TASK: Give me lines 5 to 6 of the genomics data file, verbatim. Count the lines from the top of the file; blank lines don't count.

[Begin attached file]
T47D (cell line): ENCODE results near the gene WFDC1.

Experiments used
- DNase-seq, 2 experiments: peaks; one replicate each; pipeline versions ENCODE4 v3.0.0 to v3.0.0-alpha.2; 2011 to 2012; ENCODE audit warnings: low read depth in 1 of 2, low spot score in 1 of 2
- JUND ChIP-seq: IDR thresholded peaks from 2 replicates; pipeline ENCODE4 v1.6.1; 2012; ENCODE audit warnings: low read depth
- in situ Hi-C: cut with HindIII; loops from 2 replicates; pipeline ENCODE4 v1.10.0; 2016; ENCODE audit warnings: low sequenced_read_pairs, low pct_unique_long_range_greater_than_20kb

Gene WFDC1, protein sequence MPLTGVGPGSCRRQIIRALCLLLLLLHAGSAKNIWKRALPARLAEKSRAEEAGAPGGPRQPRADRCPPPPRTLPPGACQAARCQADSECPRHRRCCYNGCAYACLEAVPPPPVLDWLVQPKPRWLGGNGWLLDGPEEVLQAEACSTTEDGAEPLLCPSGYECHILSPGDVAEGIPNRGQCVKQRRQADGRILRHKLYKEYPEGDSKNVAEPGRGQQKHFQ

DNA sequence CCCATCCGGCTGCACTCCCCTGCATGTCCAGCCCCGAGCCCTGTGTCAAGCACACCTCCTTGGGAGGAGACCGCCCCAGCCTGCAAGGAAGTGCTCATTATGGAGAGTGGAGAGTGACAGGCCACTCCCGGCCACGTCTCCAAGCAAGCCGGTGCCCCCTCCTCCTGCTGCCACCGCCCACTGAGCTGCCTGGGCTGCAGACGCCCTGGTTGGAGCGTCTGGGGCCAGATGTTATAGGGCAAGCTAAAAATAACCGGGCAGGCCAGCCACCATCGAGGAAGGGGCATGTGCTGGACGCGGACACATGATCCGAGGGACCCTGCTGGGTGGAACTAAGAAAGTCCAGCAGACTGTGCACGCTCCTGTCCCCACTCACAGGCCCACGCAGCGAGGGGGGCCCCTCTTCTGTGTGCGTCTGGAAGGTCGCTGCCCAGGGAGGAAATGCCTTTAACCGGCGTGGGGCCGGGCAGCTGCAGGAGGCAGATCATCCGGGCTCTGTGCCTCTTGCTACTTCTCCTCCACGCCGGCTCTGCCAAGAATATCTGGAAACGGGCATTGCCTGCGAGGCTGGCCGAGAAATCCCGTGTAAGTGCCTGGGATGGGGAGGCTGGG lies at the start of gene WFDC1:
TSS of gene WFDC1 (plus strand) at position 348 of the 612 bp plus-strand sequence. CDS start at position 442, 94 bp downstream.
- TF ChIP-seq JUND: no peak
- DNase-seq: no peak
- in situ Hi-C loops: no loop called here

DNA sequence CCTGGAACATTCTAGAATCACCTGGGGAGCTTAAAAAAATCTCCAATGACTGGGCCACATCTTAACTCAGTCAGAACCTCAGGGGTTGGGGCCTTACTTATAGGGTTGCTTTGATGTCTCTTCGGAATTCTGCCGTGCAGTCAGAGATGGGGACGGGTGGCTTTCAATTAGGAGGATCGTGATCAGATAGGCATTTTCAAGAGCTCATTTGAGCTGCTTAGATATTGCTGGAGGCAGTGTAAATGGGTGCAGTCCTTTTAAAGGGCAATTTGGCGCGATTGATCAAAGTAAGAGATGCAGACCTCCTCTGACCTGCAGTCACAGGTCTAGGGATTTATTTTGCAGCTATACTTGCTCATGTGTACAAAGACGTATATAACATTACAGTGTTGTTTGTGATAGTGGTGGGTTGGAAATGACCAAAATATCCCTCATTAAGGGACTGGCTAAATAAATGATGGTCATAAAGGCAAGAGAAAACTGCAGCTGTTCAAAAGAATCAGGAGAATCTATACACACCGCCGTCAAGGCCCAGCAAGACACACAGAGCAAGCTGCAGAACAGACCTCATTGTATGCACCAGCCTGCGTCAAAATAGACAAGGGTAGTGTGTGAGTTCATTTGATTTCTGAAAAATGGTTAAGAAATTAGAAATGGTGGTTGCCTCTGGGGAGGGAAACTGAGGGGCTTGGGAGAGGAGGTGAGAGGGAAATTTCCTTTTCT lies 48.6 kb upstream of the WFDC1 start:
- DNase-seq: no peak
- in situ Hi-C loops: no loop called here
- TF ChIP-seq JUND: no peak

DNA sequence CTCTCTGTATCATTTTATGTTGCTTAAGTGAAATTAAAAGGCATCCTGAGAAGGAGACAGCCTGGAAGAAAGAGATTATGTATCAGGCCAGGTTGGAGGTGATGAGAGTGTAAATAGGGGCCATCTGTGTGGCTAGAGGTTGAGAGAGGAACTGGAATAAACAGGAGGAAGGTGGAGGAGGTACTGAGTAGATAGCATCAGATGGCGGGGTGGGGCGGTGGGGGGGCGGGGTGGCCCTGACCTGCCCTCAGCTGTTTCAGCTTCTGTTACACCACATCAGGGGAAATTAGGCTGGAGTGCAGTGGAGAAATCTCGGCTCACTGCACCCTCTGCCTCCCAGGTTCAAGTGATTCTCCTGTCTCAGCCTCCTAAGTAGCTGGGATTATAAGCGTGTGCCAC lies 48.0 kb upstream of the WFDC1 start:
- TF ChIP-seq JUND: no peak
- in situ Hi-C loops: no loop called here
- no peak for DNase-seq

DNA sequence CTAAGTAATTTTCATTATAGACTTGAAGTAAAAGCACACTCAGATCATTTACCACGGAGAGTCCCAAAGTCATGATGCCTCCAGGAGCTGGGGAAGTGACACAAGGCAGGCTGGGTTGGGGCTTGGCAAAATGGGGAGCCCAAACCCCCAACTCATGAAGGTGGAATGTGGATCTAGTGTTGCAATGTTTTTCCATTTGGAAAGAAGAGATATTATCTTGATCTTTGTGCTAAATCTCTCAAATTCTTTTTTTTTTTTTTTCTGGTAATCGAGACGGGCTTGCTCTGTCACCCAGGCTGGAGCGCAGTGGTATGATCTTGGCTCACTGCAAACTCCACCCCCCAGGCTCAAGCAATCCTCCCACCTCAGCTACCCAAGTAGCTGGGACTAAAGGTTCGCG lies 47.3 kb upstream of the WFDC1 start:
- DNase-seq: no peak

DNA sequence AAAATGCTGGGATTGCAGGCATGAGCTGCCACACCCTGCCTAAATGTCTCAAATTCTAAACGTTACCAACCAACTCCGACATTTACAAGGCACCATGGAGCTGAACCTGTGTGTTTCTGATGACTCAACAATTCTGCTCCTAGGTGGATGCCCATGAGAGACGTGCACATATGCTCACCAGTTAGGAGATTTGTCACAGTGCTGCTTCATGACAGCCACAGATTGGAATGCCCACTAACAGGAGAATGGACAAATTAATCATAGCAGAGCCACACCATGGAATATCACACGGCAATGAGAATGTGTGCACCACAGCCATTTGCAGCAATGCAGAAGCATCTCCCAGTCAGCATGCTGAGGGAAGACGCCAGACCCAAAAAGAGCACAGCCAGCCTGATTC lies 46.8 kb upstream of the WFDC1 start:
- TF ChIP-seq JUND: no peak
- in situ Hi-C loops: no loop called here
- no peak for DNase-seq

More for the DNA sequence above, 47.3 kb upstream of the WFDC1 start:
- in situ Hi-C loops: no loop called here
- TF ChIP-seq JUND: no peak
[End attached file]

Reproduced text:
- in situ Hi-C: cut with HindIII; loops from 2 replicates; pipeline ENCODE4 v1.10.0; 2016; ENCODE audit warnings: low sequenced_read_pairs, low pct_unique_long_range_greater_than_20kb

Gene WFDC1, protein sequence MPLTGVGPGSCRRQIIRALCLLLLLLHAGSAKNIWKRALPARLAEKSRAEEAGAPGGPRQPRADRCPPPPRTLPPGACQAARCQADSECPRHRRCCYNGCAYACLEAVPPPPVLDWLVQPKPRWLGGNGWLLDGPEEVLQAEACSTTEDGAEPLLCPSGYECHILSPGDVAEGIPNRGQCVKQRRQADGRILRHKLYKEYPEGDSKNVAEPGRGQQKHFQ